The Elden Ring Letters: An In-Depth Discussion of the Biggest Game of the YearGames Features elden ring
Editor’s note: Elden Ring came out over a month ago, but people can’t stop playing it. They can’t stop talking or writing about it, either. From Software’s latest game is massive in every sense of the word, and with its outsized critical and commercial success it could wind up being one of the most influential games of its era. It’s no surprise that critics and journalists are still digging deep into its themes, design, and mechanics weeks after the window for discussion for a new game would have typically closed. Two of today’s smartest critics and best writers on the subject of games, Dia Lacina and Cameron Kunzelman, chewed over Elden Ring at length via email over the last week, discussing how it fits into From’s larger oeuvre, why it’s resonated with the public more than previous From games, where it stands in relation to the larger world of fantasy media, and more. Here’s their conversation. There are probably spoilers aplenty below, so if you’re still plowing through the Lands Between and don’t want any hints of where the story goes, you might want to come back to this one. For anybody who wants to see Elden Ring in a new light, read on.
Cameron Kunzelman: It seems to me like Elden Ring is basically From Software’s greatest hits. It has all of the highlights, in the way that any other greatest hits album does, but it also pares back some of the rougher stuff. There are very few album deep cuts here, mostly because it seems so dead set on giving us a massive world with some traditional Dark Souls dungeons crammed into it sporadically. Is that your experience with the game as well, or have you been approaching it differently?
Dia Lacina: Cameron, I have lost count of the number of times I’ve restarted Elden Ring. Sometimes I get past Godrick and his many borrowed limbs, sometimes I don’t even make it to Kalé, who I will forever call after the cruciferous leafy vegetable. In the past three days, I’ve rerolled three different Confessors (Derby the Just, Derby the Cruel, and finally just BLOOD NUN). Not one of them is still standing.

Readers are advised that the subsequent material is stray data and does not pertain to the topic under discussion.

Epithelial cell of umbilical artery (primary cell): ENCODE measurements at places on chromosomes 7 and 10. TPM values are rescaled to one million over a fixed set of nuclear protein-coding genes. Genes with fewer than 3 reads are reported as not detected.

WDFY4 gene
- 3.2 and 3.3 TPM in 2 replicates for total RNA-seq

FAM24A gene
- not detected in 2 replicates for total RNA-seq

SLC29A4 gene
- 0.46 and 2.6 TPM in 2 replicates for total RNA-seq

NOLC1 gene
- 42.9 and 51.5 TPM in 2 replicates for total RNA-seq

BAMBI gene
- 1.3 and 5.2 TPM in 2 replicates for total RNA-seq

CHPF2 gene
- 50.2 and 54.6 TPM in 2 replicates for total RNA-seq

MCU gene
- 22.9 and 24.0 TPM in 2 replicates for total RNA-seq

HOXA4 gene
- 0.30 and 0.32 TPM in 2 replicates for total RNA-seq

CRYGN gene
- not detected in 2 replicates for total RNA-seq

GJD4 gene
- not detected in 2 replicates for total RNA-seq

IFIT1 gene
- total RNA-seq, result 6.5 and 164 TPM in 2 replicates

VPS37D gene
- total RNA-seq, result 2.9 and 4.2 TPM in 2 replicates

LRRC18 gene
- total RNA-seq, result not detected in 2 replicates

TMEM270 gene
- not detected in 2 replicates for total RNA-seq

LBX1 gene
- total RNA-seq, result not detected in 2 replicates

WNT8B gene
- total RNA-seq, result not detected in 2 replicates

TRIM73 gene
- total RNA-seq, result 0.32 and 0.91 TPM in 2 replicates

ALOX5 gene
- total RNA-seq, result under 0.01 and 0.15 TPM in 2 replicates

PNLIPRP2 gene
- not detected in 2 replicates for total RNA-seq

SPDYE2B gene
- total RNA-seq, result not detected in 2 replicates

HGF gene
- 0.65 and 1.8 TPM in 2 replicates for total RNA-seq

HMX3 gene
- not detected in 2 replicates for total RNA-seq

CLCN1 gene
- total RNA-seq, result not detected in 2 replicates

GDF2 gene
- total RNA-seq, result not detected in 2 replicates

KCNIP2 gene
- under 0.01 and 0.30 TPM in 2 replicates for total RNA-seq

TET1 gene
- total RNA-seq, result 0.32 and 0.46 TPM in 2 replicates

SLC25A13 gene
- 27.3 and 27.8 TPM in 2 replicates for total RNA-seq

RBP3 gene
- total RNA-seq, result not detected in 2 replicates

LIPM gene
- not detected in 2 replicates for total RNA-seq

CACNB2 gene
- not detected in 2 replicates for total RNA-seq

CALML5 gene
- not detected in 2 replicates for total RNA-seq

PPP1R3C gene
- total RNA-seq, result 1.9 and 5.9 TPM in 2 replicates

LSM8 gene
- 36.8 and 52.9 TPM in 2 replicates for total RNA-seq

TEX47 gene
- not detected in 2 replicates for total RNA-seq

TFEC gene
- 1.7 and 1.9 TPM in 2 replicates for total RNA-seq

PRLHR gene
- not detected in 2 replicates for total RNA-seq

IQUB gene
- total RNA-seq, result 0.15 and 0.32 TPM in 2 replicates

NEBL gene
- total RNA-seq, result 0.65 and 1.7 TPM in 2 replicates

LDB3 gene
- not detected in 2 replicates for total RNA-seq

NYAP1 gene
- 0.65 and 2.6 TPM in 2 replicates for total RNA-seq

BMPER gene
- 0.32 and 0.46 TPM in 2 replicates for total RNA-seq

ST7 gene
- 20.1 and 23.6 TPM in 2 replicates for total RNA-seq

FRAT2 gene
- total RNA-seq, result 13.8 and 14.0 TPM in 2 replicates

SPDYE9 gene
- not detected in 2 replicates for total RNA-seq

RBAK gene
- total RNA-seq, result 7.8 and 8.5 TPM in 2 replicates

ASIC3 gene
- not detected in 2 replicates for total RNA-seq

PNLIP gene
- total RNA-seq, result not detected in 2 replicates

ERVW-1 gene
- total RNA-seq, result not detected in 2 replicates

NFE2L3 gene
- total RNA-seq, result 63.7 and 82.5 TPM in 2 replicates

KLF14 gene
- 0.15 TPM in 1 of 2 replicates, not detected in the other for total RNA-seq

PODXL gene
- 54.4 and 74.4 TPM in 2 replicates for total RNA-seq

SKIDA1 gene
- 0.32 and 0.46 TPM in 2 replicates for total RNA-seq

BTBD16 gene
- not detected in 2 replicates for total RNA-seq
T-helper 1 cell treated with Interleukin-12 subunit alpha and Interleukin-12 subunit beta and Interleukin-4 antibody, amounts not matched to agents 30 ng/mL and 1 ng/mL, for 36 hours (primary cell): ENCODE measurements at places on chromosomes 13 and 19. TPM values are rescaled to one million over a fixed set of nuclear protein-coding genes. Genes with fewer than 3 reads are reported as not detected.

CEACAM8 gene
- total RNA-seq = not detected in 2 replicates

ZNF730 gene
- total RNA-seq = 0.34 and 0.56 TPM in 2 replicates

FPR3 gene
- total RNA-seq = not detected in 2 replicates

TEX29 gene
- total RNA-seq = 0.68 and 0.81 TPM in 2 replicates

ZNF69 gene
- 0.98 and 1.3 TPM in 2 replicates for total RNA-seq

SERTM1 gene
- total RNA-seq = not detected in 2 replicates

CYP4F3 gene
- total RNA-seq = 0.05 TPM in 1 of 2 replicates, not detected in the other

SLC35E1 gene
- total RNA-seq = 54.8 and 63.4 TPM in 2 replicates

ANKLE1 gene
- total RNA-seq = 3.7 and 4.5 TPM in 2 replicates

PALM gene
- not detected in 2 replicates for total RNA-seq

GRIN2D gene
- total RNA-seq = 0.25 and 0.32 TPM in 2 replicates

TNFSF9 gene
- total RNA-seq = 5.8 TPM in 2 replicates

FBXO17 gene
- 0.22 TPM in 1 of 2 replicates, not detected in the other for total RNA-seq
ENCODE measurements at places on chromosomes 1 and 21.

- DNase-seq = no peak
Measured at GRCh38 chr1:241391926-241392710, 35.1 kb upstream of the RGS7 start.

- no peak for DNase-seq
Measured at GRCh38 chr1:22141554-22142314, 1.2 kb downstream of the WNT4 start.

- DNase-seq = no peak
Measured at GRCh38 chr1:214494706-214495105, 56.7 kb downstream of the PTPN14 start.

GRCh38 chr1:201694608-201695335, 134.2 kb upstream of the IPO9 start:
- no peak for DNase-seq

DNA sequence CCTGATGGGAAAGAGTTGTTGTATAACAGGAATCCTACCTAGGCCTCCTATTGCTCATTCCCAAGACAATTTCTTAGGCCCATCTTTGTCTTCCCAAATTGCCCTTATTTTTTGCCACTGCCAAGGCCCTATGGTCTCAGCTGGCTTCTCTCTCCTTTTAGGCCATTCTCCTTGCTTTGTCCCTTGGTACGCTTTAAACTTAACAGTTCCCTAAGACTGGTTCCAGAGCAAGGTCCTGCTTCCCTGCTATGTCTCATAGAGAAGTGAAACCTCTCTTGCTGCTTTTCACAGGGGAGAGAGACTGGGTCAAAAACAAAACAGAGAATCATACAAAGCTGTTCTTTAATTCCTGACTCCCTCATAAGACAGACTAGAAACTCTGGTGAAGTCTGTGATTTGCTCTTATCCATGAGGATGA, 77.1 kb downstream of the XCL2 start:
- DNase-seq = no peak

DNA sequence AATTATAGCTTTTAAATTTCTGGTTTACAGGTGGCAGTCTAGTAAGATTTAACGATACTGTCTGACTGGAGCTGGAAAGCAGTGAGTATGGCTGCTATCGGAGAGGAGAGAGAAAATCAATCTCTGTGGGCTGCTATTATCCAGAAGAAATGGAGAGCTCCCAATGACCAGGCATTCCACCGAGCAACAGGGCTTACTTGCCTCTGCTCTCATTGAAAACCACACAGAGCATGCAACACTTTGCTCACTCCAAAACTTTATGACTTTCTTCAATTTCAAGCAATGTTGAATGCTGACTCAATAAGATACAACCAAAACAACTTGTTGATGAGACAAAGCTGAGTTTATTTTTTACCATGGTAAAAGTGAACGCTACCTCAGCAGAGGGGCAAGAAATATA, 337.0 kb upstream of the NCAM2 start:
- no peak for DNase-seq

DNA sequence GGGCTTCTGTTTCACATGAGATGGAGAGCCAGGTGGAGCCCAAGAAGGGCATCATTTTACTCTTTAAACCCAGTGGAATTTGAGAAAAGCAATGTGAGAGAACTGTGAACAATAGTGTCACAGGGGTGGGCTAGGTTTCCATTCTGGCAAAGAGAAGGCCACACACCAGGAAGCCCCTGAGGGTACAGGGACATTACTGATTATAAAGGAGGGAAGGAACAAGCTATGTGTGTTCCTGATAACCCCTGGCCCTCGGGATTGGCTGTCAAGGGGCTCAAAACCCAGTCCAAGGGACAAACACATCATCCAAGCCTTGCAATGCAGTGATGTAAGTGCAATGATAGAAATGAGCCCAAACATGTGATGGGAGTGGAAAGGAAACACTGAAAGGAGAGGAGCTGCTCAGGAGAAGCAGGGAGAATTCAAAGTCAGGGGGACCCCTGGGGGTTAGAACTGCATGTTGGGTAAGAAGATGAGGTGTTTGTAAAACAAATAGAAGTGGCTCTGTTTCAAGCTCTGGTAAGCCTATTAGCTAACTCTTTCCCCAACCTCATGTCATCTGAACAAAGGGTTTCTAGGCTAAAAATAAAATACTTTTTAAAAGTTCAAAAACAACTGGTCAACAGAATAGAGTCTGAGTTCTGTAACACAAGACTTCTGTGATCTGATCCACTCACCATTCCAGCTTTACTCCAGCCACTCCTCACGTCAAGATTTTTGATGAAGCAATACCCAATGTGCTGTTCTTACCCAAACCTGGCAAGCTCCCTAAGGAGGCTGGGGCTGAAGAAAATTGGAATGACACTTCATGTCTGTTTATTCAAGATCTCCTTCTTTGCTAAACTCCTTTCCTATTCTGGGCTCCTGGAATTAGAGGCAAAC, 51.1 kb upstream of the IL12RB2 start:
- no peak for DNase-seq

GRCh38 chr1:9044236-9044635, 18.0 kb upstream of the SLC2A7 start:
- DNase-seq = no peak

Presently I have a wastrel former aristocrat who I guess is some sort of debauchée lesbian vampire who dabbles in magic and bdsm named Anactoria after that miserable Swinburne poem. She’s made it the farthest. Raya Lucaria, where since my Review playthrough I keep losing steam, logging out, and starting a new character.
This morning’s was “Himbo Derby” (not the first). A vagabond who I rushed to the Great White Rune Piñata in Caelid so she could cosplay as a frosted blonde Venice Beach version of Guts. Maybe she’ll stick around long enough to be able to one-hand the Greatsword. But between then and now I need to do everything in Limgrave. And then the Weeping Peninsula. And then the entirety of Stormveil Castle. Somehow in my dotage I’ve become an intractable completionist.
I actually like Stormveil. A lot. It reminds me of King’s Field, of the best dungeon-y parts of Dark Souls, and Castle Cainhurst. When I wrote my review I was ready to burst apart like a Land Squirt with a driving urge to talk about how much Stormveil rips. Or the myriad little pocket dungeons—the kind that AD&D writers loved to socket into adventure modules from ages past. Here’s a five-room mine your tabletop group can clear in a Saturday night, a three-floor watchtower at the edge of a once beautiful island nation now beset by a dark wizard-king (who the party will assuredly deal with in 7-10 levels, many weeks from now, providing Derek doesn’t get that weekend job at Little Caesar’s, or Calvin and Kira don’t have a messy break up). You know, the campaign padding for budding grade school DMs to throw at parties so they can gain a mathematical advantage of beating the campaign’s big bad on an initiative roll. But it’s fun, or we wouldn’t do it, right?